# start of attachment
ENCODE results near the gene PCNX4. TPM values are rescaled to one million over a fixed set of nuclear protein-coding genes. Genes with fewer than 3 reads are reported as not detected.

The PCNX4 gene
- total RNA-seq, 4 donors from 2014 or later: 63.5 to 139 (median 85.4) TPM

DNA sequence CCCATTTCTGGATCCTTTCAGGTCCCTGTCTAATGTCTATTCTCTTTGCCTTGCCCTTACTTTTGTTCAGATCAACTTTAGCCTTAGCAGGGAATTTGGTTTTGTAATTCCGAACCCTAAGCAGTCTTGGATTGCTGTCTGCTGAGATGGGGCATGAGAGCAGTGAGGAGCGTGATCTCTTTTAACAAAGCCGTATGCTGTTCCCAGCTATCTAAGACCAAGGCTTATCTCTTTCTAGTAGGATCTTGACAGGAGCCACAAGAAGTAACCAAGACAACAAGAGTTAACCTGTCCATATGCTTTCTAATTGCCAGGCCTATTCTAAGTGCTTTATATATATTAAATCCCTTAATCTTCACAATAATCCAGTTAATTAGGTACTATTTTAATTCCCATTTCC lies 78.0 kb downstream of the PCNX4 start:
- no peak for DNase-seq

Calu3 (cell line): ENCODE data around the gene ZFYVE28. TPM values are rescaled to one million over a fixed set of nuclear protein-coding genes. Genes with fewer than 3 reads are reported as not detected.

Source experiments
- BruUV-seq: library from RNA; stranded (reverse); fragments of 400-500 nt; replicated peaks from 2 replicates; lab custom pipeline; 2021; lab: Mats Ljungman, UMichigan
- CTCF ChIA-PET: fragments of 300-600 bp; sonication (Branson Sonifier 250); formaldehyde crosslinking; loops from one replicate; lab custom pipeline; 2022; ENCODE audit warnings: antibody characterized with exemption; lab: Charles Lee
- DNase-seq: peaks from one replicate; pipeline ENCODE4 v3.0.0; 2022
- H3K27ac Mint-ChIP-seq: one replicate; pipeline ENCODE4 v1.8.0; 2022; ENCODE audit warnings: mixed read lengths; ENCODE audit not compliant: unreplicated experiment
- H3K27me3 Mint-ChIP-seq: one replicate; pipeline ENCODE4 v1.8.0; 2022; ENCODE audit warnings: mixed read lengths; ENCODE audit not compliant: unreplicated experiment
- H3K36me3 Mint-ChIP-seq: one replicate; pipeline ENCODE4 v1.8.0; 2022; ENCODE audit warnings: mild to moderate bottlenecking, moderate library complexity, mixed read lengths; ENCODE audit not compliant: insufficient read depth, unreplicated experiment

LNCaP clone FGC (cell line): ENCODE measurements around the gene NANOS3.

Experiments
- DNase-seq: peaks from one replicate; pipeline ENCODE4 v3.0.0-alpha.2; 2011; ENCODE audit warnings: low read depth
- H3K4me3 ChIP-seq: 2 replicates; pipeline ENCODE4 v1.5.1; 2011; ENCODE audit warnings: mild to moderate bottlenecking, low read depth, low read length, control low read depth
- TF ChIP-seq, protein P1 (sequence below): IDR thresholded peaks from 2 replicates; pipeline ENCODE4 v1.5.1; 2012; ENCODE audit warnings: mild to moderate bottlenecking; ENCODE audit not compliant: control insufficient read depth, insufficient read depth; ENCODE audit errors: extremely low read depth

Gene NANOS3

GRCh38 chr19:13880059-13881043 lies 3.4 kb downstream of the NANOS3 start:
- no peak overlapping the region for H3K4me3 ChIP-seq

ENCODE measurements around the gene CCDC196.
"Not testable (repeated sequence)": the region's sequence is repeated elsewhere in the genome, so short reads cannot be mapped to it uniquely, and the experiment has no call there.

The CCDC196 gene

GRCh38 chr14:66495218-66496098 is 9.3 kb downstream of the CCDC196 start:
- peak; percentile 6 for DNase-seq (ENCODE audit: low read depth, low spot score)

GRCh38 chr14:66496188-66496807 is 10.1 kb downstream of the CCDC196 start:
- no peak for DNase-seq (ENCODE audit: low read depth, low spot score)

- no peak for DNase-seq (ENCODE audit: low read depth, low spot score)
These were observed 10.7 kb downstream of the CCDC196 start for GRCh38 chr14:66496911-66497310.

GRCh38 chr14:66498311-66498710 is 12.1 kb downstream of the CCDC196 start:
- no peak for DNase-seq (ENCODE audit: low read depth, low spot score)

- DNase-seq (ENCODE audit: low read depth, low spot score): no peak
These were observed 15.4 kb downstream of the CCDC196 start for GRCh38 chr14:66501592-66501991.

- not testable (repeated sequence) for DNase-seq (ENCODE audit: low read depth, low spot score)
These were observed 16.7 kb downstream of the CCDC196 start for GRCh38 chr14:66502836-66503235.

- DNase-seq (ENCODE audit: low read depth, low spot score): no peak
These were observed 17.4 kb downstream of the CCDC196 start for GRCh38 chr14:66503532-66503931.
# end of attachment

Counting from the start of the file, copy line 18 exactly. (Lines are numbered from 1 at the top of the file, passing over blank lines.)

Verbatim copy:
- TF ChIP-seq, protein P1 (sequence below): IDR thresholded peaks from 2 replicates; pipeline ENCODE4 v1.5.1; 2012; ENCODE audit warnings: mild to moderate bottlenecking; ENCODE audit not compliant: control insufficient read depth, insufficient read depth; ENCODE audit errors: extremely low read depth